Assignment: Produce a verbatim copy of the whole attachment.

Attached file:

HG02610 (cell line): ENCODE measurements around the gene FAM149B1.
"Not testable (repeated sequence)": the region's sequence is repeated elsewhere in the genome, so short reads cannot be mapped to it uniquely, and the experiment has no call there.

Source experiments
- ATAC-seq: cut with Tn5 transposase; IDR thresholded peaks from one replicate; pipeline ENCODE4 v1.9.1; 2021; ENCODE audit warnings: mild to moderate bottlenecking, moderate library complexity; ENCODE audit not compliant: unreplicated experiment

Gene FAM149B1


HG02610 (cell line): ENCODE measurements around the gene FAM149B1.
"Not testable (repeated sequence)": the region's sequence is repeated elsewhere in the genome, so short reads cannot be mapped to it uniquely, and the experiment has no call there.

Source experiments
- ATAC-seq: cut with Tn5 transposase; IDR thresholded peaks from one replicate; pipeline ENCODE4 v1.9.1; 2021; ENCODE audit warnings: mild to moderate bottlenecking, moderate library complexity; ENCODE audit not compliant: unreplicated experiment

Gene FAM149B1